Cassian Jae, Center Director, hosted an AuditCast with Seth Davis and Ben Getz to find out the answers to some of the most frequently asked questions from their popular webinar, Auditing the Business Continuity Plan. Seth Davis is vice president of internal audit services at RLI Corporation and Ben Getz is senior auditor at RLI Corporation.
Highlights from the AuditCast
Based on the line of questions we received, it appears that some see business continuity and disaster recovery as one and the same. What is the difference between a business continuity plan and a disaster recovery plan?
The business continuity plan typically covers the overall corporate recovery efforts including business processes, restoring administrative functions while the disaster recover plan typically focuses on IT systems recovery only. Some groups use the terms interchangeably though to both mean the overall corporate recovery efforts.
When it comes to disaster recovery, what is your opinion on running an actual day of business using the disaster recovery environment?
We believe that more processing done from disaster recover to reflect actual day-to-day operations is beneficial to understand whether systems are recovered properly and have the needed server horsepower to withstand actual processing. Ultimately, though, more testing means more people and resources needed, so there should be a cost-benefit analysis done to determine how much testing is enough to address most of the concerns with the least effort.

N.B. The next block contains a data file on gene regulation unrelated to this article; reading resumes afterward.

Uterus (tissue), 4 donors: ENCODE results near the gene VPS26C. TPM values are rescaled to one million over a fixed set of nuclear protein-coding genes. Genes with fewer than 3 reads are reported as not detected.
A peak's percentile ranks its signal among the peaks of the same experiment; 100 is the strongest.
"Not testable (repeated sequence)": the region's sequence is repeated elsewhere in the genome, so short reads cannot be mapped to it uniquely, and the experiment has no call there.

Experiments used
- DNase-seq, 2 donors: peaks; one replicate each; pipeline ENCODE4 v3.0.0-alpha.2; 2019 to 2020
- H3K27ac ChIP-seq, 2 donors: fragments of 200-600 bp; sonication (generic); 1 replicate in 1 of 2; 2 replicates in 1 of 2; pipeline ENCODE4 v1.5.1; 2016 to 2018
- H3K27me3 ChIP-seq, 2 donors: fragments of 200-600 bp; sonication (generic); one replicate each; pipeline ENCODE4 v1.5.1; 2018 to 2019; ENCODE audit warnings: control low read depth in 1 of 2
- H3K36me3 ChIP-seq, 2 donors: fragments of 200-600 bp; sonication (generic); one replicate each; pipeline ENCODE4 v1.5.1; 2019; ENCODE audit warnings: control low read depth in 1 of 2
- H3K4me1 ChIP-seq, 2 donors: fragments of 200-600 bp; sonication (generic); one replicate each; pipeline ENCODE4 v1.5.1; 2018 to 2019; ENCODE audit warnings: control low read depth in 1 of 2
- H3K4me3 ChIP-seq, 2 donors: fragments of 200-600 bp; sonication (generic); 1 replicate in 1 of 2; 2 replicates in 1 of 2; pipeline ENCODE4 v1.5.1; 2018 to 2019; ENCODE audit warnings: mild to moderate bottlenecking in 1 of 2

Business functions have different priorities, for example, finance vs. sales. How do the competing priorities impact the criteria used in the assessment of the business impact to ensure consistency across the company?
Ideally, there should be a corporate governance group where some of those differing priorities can be reviewed and ordered correctly. Ultimately the tone for what should be prioritized has to come from management, so any areas of conflicting priority need to be brought up and decided on by someone other than simply each unit’s manager who has governance authority. The priorities decided on by this governance group should be shared with IT management so they know the recovery priorities from a systems perspective.
Are there any opportunities to use data analysis to audit a business continuity plan?
Our internal audit department utilizes data analytics in many audits; however, we have not come up with a good use of data analytics for our business continuity plan so far. Perhaps it would be beneficial for a review of RPO/RTO’s between the business units and IT, depending on the number of systems/applications/processes that your organization supports. If smaller, data analytics probably aren’t necessary.
Lastly, what are some of the most common deficiencies you’ve encountered as you audit business continuity plans?
Common deficiencies we see on our business unit audits are:
- Inconsistency between IT and business unit expectations for RTO/RPO
- lack of documented processes for alternative procedures
- business unit personnel unaware of their responsibilities as core personnel following a disaster
About the Experts
Seth Davis is vice president of internal audit services at RLI Corporation, and Ben Getz is senior auditor at RLI Corporation.